Just when it seemed like this high school sports year could not have reached a lower point in cowardice, the 2017-18 season said, “Hold my beer.”
One night last week, someone (or, more likely some group) drove up to a local high school coach’s home, fired a rock through his window and screeched away into the night.
It took a matter of some very good luck for the rock and shattered glass to not hit the coach’s pregnant girlfriend.
At first thought, you’d probably think it was some kids pulling off the vandalistic prank. It was probably some teenagers mad at the coach for one of 3 million reasons.
These days, though, that is not necessarily a safe assumption.
Remember, this school year began with parents (we assume) setting up fake Facebook accounts to take shots at Butte High’s volleyball and football coaches.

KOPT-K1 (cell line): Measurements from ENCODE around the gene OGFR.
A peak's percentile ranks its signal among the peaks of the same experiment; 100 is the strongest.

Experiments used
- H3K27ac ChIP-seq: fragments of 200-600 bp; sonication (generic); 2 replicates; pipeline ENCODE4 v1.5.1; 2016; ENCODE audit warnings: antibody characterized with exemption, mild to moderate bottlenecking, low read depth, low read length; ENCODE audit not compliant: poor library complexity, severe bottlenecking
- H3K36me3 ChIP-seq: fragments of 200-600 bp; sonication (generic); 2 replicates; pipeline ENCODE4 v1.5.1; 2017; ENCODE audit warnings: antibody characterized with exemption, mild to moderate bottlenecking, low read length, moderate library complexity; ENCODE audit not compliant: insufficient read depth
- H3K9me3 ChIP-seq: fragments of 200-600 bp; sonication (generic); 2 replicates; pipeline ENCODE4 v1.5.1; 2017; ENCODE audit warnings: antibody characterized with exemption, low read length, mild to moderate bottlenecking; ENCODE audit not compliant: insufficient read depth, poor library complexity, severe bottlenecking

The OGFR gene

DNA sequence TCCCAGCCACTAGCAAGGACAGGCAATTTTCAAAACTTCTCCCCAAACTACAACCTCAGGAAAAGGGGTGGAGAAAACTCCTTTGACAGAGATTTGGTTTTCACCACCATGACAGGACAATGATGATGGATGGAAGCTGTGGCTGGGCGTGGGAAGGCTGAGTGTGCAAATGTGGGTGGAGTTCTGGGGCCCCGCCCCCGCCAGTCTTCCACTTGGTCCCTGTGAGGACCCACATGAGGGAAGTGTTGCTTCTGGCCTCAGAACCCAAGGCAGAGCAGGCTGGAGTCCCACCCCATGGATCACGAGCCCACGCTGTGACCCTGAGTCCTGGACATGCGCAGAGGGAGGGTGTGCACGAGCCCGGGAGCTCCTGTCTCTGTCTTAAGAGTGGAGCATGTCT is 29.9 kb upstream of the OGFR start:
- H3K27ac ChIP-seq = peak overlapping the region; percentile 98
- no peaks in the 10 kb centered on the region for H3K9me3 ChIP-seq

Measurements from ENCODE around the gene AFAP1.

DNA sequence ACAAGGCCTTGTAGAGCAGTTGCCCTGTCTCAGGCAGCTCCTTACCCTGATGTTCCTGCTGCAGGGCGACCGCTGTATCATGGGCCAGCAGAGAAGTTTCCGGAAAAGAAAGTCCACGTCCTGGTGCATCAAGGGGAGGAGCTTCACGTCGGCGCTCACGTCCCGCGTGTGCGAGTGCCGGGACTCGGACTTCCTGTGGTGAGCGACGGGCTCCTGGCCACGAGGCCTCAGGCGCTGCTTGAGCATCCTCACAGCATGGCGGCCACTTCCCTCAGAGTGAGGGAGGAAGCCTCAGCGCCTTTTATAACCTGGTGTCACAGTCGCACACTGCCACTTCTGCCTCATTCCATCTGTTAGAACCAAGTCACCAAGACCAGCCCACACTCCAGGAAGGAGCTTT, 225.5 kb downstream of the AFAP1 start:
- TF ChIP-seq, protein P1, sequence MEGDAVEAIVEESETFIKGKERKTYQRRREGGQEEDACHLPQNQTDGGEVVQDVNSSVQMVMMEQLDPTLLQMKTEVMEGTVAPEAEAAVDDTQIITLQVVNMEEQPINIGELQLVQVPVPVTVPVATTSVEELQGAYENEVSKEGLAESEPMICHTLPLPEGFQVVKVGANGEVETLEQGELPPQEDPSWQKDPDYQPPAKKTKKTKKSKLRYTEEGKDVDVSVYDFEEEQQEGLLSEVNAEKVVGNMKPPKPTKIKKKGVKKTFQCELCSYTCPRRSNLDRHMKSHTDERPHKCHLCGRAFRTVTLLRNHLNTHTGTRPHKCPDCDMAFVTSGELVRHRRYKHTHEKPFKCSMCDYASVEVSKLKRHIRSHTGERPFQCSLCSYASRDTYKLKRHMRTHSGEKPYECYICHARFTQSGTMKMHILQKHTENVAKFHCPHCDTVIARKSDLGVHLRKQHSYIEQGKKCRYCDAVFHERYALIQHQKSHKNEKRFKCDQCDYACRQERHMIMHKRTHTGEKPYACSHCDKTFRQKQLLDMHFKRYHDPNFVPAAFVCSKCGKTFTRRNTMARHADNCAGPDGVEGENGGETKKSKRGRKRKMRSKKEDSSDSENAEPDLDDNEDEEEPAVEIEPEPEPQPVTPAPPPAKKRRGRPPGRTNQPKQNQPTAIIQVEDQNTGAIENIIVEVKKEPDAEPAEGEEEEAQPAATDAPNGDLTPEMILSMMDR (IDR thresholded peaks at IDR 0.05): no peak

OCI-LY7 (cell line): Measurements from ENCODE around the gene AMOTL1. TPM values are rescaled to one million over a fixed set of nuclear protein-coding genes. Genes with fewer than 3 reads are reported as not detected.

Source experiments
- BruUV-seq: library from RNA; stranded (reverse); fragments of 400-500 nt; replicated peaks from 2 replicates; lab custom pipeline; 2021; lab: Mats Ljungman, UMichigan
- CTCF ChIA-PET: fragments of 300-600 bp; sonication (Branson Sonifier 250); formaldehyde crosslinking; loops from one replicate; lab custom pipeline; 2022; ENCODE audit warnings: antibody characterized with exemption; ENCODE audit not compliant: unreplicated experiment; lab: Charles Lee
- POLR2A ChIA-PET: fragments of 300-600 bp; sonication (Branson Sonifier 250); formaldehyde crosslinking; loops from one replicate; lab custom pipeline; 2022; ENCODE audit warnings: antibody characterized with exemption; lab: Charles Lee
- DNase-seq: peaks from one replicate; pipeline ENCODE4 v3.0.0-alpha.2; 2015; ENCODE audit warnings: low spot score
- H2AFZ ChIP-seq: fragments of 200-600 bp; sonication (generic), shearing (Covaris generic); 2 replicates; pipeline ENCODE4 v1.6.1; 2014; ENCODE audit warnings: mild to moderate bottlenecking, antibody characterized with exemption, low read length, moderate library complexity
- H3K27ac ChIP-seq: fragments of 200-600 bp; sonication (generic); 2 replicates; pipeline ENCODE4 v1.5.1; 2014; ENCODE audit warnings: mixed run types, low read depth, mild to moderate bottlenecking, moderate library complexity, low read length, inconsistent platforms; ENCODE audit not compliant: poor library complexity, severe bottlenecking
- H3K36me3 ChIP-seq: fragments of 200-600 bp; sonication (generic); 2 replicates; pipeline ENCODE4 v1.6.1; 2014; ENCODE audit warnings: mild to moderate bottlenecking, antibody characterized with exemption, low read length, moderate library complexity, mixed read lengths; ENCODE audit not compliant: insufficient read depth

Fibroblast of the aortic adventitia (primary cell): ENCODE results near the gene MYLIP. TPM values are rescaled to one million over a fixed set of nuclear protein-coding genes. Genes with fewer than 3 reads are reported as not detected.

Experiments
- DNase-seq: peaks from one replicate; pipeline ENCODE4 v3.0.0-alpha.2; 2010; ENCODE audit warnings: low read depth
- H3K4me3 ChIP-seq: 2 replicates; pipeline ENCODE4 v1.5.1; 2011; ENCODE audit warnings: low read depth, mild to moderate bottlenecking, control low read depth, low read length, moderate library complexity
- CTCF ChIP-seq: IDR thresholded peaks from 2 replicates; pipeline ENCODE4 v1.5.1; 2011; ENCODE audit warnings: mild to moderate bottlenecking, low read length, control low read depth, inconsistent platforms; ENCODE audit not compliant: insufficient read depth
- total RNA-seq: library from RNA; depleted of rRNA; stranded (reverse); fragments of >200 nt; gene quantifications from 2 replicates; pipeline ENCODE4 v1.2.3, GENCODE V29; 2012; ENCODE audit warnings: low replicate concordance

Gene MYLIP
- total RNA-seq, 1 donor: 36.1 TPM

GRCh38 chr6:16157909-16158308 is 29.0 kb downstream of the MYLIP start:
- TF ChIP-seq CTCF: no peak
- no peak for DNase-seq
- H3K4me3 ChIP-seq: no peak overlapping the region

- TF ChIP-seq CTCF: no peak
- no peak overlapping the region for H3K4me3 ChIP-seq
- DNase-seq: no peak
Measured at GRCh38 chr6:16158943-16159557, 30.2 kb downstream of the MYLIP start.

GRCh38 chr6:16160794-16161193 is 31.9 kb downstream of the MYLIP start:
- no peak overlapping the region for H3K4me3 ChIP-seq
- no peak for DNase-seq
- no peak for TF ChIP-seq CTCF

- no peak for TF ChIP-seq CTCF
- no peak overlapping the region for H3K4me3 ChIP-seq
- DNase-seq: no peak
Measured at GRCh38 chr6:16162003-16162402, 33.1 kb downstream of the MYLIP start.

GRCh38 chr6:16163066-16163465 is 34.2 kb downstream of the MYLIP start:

There is, I suppose, a chance that those were just passionate Bulldog fans who were making such deep, mean-spirited cuts on the coaches, but that is unlikely. Fans without sons, daughters, grandchildren, nieces or nephews on the team usually won’t go through such lengths to call out a coach.
When we look back at the 2017-18 school year, we will have a bunch of inspirational moments to remember. There were some big wins, gut-wrenching losses and some real reasons for hope as we look toward 2018-19.
Unfortunately, we will also look at 2017-18 as the Year of the Coward.
Really, there is no other way you can describe someone who would throw a rock through the window of a house of an expecting mother. Even if the rock thrower would have stood his or her ground after shattering the silence, there is still no other label for such an act.
In that coward’s defense, however, the person throwing the rock at least took the risk that he or she could be identified by a security camera. (And hopefully the wonder of whether or not the coach has one of those video doorbells keeps the rock thrower up at night.)
The fake Facebook crusaders and the anonymous letter writers never take that chance. They hide behind their keyboard or pen while pretending to have a backbone.